GOLDEN Triangle farmers are calling on Premier Campbell Newman to come through on promises he made to protect cropping properties from mining operations near Springsure in his visit to the region last July.
The renewed calls from the Golden Triangle Action Group come on the back of a Supreme Court ruling to repeal Bandanna Energy's Certificate Of Application for a mining lease at its controversial Springsure Creek project.
The project was allowed to proceed on some of the state's best cropping land under special "transitional arrangements" by the previous Labor government.
But after affected landholders spotted errors in the mining lease application, they called for a judicial review and the COA was repealed on March 20 in Rockhampton.
"Given the number of mistakes in the application we would hope (Bandanna) would have to start the process again," GTAG's Lizzy Bradford said.
"When Mr Newman came out here last July he said he would do what he could to help us on the Bandanna issue if he got in power. Well here's his chance."
A letter from the mining registrar sent to the landholders cited " technical defects" in a aerial mapping photograph as the reason to repeal the COA.
Affected landholder Kate Sullivan said Bandanna Energy had "photoshopped" significant dams and infrastructure out of the map and it did not accurately showing the improvements on the land.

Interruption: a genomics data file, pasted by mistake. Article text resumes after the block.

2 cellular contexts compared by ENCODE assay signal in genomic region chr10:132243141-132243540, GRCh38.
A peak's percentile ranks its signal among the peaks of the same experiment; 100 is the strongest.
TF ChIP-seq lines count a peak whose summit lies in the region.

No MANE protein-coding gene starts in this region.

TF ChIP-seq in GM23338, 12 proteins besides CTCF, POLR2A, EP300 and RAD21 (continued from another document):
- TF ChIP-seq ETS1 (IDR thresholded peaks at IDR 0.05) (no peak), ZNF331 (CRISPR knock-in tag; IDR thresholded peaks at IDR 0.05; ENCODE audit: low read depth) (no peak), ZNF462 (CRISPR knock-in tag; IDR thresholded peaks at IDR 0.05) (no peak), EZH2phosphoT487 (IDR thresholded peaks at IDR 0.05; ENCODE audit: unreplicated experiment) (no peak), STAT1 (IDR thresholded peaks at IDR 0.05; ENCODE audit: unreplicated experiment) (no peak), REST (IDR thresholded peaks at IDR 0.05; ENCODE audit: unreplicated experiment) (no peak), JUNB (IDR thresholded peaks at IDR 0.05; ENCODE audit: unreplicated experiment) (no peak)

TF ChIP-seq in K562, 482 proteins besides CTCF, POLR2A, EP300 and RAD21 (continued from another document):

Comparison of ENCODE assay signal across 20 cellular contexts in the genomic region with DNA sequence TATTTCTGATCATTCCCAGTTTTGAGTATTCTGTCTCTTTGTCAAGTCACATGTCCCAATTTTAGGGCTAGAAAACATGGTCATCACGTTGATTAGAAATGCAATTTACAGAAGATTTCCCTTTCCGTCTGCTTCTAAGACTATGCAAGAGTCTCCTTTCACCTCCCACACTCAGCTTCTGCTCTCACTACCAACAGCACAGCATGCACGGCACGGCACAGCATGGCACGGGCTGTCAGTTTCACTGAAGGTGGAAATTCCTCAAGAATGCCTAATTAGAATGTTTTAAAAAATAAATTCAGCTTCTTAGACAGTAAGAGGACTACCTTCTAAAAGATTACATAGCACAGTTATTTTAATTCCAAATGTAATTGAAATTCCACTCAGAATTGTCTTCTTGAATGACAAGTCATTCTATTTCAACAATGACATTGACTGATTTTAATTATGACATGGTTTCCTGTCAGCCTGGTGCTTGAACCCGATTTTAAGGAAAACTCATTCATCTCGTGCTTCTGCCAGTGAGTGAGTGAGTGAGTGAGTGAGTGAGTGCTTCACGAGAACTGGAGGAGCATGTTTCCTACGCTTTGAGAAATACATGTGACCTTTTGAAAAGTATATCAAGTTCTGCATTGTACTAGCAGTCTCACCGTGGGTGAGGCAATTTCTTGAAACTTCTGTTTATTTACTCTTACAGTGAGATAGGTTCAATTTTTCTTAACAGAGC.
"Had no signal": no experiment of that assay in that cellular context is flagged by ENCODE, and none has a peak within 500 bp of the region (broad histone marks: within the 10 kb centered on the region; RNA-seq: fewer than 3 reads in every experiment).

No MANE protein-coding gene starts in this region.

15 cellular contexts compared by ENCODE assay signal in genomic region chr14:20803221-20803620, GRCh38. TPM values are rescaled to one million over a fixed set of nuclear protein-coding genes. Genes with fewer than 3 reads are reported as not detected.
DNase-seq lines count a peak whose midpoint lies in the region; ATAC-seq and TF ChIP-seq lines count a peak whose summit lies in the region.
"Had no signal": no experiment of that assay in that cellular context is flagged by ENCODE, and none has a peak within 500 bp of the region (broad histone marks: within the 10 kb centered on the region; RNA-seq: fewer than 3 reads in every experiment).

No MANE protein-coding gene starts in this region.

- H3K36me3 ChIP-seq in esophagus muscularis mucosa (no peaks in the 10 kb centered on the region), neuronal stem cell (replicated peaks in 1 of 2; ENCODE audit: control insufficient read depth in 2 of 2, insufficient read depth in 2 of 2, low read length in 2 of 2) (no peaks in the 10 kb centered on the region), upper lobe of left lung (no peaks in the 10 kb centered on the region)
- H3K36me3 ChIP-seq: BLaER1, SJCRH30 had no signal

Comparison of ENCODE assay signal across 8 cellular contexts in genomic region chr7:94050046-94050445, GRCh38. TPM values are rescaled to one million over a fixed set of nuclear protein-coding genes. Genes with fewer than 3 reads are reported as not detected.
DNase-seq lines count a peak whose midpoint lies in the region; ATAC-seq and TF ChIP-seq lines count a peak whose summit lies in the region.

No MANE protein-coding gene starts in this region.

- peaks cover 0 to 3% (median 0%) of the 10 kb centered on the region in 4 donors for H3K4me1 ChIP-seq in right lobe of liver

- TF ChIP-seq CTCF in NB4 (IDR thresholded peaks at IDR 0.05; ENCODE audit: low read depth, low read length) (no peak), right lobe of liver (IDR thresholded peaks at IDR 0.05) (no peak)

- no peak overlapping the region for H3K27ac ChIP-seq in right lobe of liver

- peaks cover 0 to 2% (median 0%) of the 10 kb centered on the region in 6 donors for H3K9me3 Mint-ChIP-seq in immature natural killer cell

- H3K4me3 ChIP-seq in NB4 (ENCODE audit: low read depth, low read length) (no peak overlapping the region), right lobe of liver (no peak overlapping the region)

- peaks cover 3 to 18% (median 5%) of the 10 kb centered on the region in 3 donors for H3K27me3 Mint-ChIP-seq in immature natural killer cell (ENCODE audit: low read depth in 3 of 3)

Mr Newman has already expressed a desire to offer Golden Triangle landholders certainty since coming into power.
"Land use plans will be fast tracked for the Golden Triangle… to ensure the protection of our best cropping land," a spokesman for the Premier said.
The spokesman also confirmed the Premier had ordered a comprehensive brief from the new Department of Natural Resources and Mines on Bandanna's Springsure Creek project.
In July last year, Mr Newman gave an "ironclad" guarantee to protect the Golden Triangle.
"You cannot have underground mining that will compromise the ability to work the land," he said at the time.
"I'm telling it to you straight and precise. If there is going to be subsidence (from underground mining), it's not going to happen."
A DNRM spokesman confirmed the Springsure Creek MLA was no longer valid.
After repeated requests by the Central Queensland News to the Premier, the DNRM and the company, it remained unclear exactly what the repercussions would be.
Yesterday a Bandanna Energy spokesman played down the decision, saying discussions with the State Government were continuing and the application was "still on foot".